College & Workforce Readiness

SAT Scores Dip in SAT Transition Year

By Catherine Gewertz — October 04, 2016 5 min read

Students in the high school graduating class of 2016 scored slightly lower on the SAT than their counterparts did a year earlier, according to new results from the College Board.

But those performance data are only for the old SAT, which was retired after its final administration in January. Eagerly awaited results from the new SAT, which began in March, were not released.

The average score on the math section of the old SAT declined by 4 points. The average score on the writing section was 5 points lower, and on critical reading it was 3 points lower than for the class of 2015, according to the report released last week. Each section is scored on a 200- to 800-point scale.

The 2016 SAT at a Glance

SAT results for the class of 2016 are limited because some students took the new SAT and most took the old one. The College Board released performance data only for the old SAT, which was discontinued after its final administration in January. Participation data reflect both the old and new SAT, taken by members of the 2016 graduating class through June.

BRIC ARCHIVE

Source: College Board; ACT Inc.

Reporting SAT results for the class of 2016 was challenging, since most students took the old SAT, while only a minority took the new exam. College Board officials chose not to release scores for the new SAT, explaining that scores from three administrations only—March, May, and June—would not accurately represent the characteristics and performance of a complete, typical cohort of students. A full picture of performance on the new SAT will be released in fall 2017.

The College Board released participation data for the class of 2016 in unusual chunks, too, making it impossible to compare participation for the entire 2016 graduating class with previous classes.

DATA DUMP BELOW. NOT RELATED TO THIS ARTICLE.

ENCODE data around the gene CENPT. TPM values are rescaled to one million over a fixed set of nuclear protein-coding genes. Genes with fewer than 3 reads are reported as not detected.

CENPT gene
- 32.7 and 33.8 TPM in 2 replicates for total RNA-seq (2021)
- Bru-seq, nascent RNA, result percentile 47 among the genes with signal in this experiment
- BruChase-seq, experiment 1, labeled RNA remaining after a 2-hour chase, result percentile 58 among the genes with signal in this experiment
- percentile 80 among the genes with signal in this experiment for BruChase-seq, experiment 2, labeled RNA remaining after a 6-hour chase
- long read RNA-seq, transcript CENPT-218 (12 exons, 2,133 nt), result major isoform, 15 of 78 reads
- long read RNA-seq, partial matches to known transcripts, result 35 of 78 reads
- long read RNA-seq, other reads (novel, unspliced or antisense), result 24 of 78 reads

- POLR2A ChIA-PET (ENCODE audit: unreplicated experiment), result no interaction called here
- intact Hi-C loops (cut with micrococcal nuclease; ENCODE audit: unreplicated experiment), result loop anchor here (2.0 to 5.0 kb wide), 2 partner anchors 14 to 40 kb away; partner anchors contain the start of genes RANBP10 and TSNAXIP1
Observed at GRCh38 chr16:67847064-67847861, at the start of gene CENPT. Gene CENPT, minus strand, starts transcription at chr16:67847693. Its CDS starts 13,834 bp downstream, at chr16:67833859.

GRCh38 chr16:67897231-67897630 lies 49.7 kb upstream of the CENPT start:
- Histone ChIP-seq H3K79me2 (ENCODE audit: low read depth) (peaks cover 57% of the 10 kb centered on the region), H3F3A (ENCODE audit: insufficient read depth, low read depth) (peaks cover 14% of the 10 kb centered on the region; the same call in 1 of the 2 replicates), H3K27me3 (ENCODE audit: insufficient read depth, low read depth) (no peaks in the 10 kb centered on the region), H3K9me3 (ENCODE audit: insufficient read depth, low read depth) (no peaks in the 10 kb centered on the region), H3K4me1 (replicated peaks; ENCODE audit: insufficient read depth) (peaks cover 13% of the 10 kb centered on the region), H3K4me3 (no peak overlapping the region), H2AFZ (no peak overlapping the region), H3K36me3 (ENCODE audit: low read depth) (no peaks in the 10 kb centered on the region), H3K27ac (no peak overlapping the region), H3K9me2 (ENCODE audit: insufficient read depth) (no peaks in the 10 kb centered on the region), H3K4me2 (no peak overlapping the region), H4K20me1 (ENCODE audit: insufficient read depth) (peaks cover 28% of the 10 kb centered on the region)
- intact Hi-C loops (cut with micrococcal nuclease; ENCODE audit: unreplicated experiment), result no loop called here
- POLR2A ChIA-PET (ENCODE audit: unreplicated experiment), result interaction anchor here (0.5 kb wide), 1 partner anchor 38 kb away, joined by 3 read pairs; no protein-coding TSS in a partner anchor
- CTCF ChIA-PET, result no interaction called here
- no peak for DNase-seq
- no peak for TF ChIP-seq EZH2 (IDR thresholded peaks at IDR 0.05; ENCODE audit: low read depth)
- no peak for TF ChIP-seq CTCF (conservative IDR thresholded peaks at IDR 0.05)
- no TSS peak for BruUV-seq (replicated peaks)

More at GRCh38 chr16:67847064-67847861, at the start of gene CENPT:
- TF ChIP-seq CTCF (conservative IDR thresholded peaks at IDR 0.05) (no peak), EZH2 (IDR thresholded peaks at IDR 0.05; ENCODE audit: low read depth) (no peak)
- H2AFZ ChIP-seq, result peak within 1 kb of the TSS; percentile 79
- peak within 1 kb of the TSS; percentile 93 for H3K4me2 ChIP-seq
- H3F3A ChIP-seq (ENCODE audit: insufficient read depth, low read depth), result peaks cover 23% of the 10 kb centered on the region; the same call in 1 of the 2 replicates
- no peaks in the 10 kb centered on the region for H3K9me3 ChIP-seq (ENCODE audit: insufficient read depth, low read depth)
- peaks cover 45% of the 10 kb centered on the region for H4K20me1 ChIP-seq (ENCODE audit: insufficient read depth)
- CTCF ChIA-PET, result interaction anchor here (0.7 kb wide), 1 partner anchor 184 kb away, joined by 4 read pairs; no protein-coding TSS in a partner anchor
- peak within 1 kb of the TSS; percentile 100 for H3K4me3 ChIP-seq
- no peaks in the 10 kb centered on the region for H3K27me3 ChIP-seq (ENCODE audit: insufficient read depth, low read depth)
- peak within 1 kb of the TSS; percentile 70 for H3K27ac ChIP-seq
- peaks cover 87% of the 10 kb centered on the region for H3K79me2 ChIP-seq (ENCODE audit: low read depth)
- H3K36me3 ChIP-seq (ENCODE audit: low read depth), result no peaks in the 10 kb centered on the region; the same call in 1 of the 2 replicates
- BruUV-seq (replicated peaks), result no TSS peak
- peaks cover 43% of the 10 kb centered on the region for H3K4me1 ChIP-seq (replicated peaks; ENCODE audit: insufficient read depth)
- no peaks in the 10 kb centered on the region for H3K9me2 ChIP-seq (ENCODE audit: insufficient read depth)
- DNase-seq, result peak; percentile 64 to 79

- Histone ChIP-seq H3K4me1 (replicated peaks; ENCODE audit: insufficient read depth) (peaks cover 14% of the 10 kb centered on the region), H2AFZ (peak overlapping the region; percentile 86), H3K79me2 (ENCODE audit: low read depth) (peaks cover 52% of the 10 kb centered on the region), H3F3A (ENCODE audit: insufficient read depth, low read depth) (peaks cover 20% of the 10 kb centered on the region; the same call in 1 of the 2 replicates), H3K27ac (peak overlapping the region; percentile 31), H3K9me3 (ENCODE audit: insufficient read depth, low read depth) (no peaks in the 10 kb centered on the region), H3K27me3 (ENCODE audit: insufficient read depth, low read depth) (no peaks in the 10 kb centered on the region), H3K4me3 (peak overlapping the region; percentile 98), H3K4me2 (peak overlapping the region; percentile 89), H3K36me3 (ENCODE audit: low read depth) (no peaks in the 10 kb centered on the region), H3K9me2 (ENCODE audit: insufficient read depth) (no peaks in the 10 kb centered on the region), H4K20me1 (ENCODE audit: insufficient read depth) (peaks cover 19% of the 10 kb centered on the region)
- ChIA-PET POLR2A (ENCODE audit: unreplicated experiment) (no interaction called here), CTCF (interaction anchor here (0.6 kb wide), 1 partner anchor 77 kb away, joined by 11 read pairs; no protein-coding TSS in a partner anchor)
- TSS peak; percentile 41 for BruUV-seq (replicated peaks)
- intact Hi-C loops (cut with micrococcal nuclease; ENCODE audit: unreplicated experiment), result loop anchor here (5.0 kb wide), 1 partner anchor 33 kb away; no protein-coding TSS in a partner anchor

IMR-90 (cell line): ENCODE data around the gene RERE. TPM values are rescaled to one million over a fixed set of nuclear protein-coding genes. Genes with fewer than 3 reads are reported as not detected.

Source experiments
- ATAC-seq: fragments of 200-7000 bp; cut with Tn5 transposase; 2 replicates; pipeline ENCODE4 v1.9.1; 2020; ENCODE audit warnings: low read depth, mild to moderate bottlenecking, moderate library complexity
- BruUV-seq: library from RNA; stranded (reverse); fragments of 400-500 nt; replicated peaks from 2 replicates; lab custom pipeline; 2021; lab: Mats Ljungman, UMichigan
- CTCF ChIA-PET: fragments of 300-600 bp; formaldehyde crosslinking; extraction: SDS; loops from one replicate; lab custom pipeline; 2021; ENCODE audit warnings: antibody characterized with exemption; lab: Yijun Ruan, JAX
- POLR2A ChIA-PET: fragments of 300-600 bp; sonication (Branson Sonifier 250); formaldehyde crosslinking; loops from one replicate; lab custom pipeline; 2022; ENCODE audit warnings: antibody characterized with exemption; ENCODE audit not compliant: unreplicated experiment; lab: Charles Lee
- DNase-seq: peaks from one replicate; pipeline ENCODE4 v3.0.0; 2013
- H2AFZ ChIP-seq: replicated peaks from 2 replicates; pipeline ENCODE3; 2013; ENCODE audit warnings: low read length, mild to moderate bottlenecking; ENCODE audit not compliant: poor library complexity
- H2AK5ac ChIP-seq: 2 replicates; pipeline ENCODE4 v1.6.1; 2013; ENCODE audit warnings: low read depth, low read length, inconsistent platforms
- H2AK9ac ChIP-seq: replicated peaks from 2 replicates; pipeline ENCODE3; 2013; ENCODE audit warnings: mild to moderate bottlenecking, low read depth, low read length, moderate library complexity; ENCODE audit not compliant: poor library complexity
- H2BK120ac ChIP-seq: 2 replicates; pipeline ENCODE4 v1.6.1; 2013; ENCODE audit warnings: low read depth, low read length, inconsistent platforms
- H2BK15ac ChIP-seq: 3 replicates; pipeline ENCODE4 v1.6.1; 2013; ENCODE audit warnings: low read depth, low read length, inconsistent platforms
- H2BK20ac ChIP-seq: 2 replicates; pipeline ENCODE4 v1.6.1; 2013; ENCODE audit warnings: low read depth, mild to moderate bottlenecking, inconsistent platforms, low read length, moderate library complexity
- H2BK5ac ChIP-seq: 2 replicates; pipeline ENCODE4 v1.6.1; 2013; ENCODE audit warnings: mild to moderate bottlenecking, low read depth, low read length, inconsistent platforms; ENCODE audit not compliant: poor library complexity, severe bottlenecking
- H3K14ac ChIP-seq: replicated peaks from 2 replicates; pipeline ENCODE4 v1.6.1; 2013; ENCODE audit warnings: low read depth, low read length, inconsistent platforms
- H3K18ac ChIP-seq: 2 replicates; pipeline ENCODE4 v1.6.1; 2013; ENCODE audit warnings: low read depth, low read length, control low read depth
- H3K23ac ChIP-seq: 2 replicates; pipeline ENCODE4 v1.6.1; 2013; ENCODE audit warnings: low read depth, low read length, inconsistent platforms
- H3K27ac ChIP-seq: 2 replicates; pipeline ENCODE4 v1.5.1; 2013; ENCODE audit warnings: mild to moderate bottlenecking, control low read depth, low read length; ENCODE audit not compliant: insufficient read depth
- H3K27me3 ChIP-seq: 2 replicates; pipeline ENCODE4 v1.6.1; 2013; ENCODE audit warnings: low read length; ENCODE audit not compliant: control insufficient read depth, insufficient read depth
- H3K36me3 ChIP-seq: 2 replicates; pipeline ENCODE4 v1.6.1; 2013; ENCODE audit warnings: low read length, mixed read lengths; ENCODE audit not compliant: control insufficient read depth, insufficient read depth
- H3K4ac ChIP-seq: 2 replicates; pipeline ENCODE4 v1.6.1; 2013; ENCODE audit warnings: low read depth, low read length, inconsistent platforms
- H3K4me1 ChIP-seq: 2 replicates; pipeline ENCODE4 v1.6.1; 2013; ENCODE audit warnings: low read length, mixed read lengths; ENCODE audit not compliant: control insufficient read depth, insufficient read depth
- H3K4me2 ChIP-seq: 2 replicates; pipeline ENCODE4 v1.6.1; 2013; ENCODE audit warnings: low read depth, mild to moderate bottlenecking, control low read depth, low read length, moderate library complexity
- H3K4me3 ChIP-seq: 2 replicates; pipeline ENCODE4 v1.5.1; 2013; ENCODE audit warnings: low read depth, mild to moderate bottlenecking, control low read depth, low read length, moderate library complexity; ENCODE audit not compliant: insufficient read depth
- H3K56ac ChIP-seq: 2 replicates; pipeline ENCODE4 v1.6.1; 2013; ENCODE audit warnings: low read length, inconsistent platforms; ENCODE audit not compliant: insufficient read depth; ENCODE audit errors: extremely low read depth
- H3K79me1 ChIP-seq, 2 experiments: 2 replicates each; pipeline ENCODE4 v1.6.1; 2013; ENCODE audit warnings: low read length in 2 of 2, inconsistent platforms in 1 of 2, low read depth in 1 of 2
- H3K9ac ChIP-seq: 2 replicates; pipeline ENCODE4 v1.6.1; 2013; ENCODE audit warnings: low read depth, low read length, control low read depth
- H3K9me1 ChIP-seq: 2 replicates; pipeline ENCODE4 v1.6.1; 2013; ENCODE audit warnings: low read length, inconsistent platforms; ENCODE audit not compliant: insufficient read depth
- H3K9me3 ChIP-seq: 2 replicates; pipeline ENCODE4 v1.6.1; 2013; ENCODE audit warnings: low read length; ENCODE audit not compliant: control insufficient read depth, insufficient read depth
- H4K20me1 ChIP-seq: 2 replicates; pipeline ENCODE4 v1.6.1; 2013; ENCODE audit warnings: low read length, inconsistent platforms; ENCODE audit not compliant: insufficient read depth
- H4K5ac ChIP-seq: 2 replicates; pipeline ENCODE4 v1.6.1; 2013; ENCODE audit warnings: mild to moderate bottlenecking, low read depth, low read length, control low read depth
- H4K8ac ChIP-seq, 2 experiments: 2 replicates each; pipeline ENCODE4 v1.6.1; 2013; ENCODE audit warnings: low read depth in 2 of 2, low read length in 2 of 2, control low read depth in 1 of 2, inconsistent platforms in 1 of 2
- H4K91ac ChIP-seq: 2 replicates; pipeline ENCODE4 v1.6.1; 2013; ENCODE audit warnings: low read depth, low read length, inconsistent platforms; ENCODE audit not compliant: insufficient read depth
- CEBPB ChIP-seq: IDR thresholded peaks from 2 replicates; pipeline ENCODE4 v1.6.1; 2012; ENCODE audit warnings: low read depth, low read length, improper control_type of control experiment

For the new SAT, the organization reported that 1.36 million students took the exam in its first three administrations. That’s 180,000 more than the 1.18 million who took the old SAT during the same time span in 2015. (Those numbers include students from any graduating class, not just the class of 2016.)

A look at the old SAT alone for the class of 2016, through January, shows more students took that test than did during the same period in 2015: 1.64 million, compared with 1.63 million. The looming changeover to the new SAT might have encouraged a last-minute rush.

Numbers Unclear

For the new and old SAT combined, through June, 1.68 million students in the class of 2016 took that test, compared with 1.66 million in the same period in the class of 2015. That’s an increase of 25,600, but the College Board got that increase by revising the 2015 figure downward by about 43,000 students. That’s because, in building a new, integrated data system for all its exams, it found inconsistencies in how students had recorded their grade levels at different points in time, said Jack Buckley, the College Board’s senior vice president for research.

Without that revision, SAT participation from the class of 2015 to the class of 2016 would have shown a drop of nearly 17,400 students.

That wasn’t the first time the College Board has revised the way it calculates participation data. In 2010, it included a group of students in the count that hadn’t been included before. That revision allowed the organization to report a bigger participation figure than its rival ACT Inc. and preserve its spot as the most popular college-entrance exam, a distinction the College Board has since lost.